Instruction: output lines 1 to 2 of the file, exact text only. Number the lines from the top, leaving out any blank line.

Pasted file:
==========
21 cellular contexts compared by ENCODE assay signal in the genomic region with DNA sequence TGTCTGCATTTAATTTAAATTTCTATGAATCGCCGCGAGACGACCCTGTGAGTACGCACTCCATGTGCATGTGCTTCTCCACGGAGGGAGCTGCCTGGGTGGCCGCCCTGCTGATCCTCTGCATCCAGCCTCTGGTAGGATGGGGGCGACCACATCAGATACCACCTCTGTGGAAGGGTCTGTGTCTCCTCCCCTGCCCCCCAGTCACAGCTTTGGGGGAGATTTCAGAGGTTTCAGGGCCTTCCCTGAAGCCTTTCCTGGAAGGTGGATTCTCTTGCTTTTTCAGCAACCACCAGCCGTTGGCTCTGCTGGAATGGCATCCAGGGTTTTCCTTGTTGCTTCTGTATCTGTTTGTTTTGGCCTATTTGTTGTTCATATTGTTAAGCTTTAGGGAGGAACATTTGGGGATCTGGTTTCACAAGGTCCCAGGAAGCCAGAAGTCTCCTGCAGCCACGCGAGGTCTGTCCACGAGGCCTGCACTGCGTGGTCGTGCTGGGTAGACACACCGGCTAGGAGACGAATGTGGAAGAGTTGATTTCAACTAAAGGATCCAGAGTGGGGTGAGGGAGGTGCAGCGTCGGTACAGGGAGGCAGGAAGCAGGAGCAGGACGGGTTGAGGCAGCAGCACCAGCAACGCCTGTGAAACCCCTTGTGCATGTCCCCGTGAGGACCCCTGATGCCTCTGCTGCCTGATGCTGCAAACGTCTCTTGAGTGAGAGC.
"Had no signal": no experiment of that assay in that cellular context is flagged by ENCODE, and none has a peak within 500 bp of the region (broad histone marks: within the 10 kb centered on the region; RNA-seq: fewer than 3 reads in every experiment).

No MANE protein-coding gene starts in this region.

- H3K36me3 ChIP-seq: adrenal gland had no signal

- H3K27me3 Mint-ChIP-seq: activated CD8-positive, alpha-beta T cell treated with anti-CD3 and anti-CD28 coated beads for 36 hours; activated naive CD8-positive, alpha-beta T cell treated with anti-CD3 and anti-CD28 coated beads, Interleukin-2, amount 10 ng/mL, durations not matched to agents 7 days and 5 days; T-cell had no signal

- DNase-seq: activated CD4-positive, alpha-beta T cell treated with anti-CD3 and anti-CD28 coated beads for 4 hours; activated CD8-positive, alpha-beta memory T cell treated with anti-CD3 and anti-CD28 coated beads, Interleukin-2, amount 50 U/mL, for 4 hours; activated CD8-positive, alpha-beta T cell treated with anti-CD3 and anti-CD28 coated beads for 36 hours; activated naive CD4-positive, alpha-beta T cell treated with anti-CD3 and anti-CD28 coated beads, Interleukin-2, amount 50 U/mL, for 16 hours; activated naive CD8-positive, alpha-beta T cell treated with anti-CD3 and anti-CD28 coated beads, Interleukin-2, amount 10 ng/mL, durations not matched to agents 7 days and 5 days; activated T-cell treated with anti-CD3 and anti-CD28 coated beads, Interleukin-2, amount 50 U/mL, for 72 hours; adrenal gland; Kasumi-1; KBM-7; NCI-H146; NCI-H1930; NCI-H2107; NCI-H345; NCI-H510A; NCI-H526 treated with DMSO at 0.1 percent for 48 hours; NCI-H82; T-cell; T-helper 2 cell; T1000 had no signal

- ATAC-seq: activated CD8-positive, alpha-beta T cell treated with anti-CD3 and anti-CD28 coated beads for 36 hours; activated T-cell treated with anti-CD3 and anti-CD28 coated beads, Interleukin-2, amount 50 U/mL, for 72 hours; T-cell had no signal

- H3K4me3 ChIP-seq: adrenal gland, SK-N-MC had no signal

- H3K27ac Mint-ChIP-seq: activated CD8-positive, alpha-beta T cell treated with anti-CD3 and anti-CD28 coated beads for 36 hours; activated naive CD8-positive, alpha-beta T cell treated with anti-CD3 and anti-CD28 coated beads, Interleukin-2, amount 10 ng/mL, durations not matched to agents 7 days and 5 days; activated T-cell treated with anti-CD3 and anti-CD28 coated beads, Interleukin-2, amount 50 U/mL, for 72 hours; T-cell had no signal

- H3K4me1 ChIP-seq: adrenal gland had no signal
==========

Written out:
21 cellular contexts compared by ENCODE assay signal in the genomic region with DNA sequence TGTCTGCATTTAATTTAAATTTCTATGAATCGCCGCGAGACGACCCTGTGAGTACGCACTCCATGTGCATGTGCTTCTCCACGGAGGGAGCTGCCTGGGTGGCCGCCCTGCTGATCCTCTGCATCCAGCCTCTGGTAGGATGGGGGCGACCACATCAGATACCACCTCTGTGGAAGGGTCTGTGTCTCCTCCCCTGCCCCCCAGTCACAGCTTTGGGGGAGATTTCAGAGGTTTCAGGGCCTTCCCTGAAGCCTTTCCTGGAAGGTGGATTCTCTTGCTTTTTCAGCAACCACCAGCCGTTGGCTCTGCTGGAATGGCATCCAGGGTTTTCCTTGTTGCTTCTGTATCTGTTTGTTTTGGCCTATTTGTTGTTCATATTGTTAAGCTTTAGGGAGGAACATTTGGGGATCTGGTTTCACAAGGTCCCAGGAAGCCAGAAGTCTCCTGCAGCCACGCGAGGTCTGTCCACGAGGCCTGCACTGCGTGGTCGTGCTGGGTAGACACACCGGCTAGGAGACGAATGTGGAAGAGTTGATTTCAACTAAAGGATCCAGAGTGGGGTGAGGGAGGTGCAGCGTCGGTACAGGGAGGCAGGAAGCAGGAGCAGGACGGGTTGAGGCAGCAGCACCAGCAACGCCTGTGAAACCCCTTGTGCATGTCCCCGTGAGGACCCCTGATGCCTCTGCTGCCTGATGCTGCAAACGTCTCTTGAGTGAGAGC.
"Had no signal": no experiment of that assay in that cellular context is flagged by ENCODE, and none has a peak within 500 bp of the region (broad histone marks: within the 10 kb centered on the region; RNA-seq: fewer than 3 reads in every experiment).